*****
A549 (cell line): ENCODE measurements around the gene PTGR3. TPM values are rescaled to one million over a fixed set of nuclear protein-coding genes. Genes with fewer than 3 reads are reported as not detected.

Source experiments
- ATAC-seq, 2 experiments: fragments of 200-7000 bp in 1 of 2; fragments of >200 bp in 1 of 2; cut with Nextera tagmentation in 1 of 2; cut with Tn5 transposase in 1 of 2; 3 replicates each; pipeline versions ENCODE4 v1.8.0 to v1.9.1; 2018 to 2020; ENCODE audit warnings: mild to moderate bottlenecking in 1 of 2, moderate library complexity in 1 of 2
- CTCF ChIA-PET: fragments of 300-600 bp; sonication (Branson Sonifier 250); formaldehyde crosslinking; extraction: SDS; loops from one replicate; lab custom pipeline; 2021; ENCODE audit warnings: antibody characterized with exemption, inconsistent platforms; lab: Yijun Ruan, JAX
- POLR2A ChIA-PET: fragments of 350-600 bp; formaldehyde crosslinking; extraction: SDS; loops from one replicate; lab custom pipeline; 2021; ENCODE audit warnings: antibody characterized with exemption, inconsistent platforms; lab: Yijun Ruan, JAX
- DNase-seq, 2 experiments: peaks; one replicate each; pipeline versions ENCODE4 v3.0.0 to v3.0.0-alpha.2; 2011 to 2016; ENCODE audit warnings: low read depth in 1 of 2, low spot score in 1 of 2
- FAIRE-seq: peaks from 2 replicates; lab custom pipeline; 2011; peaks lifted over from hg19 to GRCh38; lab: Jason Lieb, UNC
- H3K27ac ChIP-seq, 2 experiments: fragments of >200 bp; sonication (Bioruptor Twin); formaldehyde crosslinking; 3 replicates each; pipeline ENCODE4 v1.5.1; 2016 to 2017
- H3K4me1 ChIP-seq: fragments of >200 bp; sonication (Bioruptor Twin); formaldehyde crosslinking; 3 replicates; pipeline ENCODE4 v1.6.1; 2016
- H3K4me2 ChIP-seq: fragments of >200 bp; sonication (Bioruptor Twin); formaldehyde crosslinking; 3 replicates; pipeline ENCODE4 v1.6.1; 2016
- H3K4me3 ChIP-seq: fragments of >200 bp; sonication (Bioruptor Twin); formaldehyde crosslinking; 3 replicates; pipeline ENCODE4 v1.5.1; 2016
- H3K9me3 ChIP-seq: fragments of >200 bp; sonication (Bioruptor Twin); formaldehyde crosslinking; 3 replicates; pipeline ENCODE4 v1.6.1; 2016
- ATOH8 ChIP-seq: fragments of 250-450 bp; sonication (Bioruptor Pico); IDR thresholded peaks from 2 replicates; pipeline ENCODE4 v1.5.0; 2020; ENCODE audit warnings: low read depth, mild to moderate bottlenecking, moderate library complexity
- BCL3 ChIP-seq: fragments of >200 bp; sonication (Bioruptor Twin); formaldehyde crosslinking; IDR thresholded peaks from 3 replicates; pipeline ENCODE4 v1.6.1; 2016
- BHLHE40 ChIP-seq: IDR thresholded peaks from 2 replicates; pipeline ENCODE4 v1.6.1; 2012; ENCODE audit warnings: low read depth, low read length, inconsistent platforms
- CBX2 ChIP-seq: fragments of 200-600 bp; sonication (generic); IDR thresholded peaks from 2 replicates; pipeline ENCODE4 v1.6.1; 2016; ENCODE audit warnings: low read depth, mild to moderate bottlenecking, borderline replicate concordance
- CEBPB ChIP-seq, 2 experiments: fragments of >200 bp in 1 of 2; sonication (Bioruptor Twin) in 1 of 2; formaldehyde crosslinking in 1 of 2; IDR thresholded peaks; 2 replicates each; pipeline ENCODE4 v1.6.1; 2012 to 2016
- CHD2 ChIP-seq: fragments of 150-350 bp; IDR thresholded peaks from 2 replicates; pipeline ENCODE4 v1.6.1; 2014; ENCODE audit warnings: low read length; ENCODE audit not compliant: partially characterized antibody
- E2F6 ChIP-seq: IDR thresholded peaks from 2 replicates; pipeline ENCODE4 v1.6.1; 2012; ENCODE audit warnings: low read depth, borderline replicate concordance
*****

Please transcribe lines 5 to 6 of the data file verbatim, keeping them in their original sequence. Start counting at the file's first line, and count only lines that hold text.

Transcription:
- POLR2A ChIA-PET: fragments of 350-600 bp; formaldehyde crosslinking; extraction: SDS; loops from one replicate; lab custom pipeline; 2021; ENCODE audit warnings: antibody characterized with exemption, inconsistent platforms; lab: Yijun Ruan, JAX
- DNase-seq, 2 experiments: peaks; one replicate each; pipeline versions ENCODE4 v3.0.0 to v3.0.0-alpha.2; 2011 to 2016; ENCODE audit warnings: low read depth in 1 of 2, low spot score in 1 of 2